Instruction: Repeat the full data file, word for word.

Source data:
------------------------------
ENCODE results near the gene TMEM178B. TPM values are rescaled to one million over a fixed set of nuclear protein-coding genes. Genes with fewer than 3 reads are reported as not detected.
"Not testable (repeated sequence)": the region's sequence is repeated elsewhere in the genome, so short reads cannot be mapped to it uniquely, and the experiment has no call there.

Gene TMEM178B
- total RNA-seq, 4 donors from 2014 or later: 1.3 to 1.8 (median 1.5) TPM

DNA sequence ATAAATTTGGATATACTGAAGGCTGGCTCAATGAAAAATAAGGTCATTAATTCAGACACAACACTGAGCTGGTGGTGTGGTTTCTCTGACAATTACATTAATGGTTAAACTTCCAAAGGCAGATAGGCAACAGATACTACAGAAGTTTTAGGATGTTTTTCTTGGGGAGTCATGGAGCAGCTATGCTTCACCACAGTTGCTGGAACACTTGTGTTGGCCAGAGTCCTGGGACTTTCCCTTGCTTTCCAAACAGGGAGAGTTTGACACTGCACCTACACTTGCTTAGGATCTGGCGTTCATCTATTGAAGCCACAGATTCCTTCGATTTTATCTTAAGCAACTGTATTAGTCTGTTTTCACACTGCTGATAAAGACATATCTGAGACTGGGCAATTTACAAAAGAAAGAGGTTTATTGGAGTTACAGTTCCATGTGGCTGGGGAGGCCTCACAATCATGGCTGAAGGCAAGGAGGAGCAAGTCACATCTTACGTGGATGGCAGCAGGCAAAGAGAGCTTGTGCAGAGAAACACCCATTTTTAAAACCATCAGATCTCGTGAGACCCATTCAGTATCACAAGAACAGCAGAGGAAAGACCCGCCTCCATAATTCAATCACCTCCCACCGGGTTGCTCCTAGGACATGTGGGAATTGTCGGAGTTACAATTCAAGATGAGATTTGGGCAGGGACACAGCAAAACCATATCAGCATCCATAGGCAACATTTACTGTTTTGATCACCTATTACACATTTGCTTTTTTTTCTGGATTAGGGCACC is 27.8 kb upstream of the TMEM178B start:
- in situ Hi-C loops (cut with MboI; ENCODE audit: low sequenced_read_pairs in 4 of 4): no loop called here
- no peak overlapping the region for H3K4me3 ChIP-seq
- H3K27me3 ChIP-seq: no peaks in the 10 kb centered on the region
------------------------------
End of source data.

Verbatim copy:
ENCODE results near the gene TMEM178B. TPM values are rescaled to one million over a fixed set of nuclear protein-coding genes. Genes with fewer than 3 reads are reported as not detected.
"Not testable (repeated sequence)": the region's sequence is repeated elsewhere in the genome, so short reads cannot be mapped to it uniquely, and the experiment has no call there.

Gene TMEM178B
- total RNA-seq, 4 donors from 2014 or later: 1.3 to 1.8 (median 1.5) TPM

DNA sequence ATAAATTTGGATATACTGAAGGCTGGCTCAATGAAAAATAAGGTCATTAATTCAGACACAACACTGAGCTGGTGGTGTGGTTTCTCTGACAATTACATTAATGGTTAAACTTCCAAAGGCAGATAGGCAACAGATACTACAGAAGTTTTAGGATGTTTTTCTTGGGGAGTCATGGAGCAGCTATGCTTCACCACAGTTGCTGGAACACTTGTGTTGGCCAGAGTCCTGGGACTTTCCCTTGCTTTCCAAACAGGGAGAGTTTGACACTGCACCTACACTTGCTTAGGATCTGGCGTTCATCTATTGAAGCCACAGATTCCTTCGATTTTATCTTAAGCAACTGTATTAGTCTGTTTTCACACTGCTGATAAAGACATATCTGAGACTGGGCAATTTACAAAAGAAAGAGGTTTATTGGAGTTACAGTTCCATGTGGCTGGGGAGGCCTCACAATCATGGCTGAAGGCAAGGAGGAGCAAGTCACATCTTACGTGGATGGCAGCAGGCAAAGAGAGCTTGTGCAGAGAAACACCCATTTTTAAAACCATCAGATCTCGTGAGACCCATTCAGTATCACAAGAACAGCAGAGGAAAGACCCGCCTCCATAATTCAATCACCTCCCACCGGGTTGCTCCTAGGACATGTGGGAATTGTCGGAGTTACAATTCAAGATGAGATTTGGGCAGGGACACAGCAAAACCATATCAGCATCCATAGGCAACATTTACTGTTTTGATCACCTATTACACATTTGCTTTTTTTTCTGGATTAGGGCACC is 27.8 kb upstream of the TMEM178B start:
- in situ Hi-C loops (cut with MboI; ENCODE audit: low sequenced_read_pairs in 4 of 4): no loop called here
- no peak overlapping the region for H3K4me3 ChIP-seq
- H3K27me3 ChIP-seq: no peaks in the 10 kb centered on the region